I would perhaps ask if they can arrange for a visit from the new ASD Advisory teacher to visit and seek her advice on next steps.” We’ve already done that and she is lovely but the SENCO at Katie’s current school is not. Thanks for the assumption there that we haven’t bothered to try and help Katie yet.

If you are however fixed on applying for a place at *school no2*, then you must go via the *county* Admissions panel. You can find details of this on their website.” I’m not at all fixed on applying for a place, it was just an enquiry. You’ve sent me a reply that belittles me as a parent, makes assumptions, and gives advice that wasn’t requested or wanted, but you haven’t actually answered the two very simple questions that were asked, namely whether you could support Katie and whether you have a vacancy.

I sent a reply back to school number 2 where I was sickly sweet and thanked them for their advice and assured them we had already taken all the steps they’d listed. I asked if they could answer my original questions. They didn’t reply.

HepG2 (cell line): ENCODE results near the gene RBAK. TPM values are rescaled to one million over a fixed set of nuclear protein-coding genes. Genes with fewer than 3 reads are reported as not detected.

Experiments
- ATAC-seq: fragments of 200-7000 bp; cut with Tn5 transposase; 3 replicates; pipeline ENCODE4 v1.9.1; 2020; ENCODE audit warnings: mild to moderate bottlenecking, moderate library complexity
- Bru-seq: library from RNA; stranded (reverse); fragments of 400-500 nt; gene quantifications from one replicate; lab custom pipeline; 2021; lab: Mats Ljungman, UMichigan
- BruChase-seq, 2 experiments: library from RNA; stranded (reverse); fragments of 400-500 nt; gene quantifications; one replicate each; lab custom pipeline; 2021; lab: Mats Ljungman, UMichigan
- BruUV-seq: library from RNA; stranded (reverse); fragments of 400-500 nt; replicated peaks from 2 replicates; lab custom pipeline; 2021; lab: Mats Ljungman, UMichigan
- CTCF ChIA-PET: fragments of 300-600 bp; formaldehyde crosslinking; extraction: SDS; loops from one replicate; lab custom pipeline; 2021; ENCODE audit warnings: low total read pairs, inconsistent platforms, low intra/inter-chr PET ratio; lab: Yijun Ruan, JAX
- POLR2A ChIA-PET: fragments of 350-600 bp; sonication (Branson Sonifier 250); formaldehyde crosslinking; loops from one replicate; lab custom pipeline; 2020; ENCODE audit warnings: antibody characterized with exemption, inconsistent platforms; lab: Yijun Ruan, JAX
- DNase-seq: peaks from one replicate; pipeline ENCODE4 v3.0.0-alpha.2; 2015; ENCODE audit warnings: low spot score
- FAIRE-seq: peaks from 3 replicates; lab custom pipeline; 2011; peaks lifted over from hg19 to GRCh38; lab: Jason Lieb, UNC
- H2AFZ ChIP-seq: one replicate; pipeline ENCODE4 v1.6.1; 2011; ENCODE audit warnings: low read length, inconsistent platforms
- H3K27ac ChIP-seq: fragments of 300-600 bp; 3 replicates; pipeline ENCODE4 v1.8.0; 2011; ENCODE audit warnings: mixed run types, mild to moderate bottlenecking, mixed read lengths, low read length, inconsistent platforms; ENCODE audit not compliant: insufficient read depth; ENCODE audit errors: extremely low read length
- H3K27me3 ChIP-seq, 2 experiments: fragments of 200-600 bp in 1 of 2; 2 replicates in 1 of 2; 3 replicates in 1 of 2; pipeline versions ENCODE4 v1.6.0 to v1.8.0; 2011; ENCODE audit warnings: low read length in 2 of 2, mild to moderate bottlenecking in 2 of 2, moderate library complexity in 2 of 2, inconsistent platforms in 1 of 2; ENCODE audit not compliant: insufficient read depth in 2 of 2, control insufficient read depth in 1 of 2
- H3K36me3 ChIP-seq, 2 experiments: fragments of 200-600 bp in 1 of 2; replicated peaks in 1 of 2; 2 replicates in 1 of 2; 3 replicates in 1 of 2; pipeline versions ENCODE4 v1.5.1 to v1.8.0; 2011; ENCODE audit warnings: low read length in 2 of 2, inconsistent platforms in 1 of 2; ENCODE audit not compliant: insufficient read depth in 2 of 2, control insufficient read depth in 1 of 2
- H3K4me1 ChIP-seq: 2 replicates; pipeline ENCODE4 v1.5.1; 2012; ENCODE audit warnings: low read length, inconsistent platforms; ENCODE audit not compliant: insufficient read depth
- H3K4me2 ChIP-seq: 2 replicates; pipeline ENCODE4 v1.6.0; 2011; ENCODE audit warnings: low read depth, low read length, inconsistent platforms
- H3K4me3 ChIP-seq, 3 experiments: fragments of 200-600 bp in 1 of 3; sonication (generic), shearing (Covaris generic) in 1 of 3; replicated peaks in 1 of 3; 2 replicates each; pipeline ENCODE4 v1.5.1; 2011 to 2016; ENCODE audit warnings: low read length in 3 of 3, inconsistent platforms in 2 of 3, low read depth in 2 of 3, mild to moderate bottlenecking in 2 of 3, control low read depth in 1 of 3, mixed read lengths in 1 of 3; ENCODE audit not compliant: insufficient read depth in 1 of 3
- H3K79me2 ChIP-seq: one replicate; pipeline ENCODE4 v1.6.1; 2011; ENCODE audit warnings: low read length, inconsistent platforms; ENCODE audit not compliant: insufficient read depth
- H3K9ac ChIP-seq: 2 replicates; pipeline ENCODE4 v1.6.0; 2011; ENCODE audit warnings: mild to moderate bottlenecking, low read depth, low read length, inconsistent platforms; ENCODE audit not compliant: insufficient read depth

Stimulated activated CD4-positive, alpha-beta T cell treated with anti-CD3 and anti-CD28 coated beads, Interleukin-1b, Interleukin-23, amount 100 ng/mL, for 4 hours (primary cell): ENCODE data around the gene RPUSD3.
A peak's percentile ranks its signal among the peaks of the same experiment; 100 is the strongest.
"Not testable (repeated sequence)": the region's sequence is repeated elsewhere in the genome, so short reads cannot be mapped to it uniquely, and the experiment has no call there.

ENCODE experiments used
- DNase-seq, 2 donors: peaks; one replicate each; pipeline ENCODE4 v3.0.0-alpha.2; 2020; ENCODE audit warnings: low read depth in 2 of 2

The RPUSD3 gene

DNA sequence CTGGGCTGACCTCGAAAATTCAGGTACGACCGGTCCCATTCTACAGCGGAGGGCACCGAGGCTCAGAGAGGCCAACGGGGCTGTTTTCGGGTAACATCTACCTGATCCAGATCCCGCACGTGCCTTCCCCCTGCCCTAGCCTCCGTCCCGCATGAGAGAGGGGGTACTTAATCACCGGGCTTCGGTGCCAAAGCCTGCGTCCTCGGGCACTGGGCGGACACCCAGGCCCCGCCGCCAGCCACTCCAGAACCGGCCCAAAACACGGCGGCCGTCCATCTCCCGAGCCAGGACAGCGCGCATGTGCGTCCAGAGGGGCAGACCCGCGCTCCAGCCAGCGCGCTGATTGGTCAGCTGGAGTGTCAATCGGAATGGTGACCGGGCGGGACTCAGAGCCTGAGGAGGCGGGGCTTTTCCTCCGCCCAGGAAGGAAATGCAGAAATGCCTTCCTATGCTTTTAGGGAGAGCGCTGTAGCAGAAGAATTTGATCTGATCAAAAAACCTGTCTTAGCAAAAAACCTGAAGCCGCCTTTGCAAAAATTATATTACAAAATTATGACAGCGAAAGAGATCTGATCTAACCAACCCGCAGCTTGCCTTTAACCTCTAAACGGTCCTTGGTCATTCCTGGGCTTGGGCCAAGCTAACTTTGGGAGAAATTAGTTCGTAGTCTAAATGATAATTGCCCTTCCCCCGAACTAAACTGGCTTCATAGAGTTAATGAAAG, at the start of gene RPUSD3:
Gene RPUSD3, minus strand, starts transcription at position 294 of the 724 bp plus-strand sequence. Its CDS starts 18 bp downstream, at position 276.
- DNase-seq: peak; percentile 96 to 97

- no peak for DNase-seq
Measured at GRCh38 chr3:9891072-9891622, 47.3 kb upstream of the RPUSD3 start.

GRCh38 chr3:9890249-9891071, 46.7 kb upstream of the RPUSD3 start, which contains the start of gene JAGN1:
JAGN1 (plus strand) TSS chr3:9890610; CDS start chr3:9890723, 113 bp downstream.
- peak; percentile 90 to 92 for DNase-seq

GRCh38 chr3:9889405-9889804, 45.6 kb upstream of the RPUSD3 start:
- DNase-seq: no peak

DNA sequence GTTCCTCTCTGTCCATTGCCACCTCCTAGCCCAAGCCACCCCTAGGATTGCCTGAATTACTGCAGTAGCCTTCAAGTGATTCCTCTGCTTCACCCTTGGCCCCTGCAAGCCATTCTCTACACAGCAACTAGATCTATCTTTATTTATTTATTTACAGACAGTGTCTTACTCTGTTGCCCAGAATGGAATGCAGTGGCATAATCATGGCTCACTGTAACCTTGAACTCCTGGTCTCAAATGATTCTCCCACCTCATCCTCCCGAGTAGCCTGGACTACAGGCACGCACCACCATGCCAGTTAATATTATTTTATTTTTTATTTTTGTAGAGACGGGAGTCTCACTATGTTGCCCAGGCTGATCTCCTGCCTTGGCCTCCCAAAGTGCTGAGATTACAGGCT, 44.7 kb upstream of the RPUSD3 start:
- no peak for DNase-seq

I’m really glad we emailed both schools because it reinforced our thinking that school number one was informative and co-operative and genuinely seemed to want to help. School number two’s oh so charming passive aggressive response was very similar to the tone of Katie’s current school and put me right off them. I suppose that’s what they wanted. They can’t outright say they don’t want SEN kids at their school but they can be awkward and unhelpful enough to put parents off.

Katie already struggles to feel that she fits in and the last thing I want is for her to be in a school that amplifies this feeling instead of reducing it. I don’t expect any school to wave a magic wand and I don’t want a cure for her as suggested in school number two’s reply. I just want her to be able to be comfortable in a school setting without her or me feeling we’re being a nuisance. It’s no good if she’s only supported at home or only supported at school, it needs to be a collaborative effort and it’s honestly quite depressing that mainstream schools that are willing or able to do this are potentially the exception rather than the rule.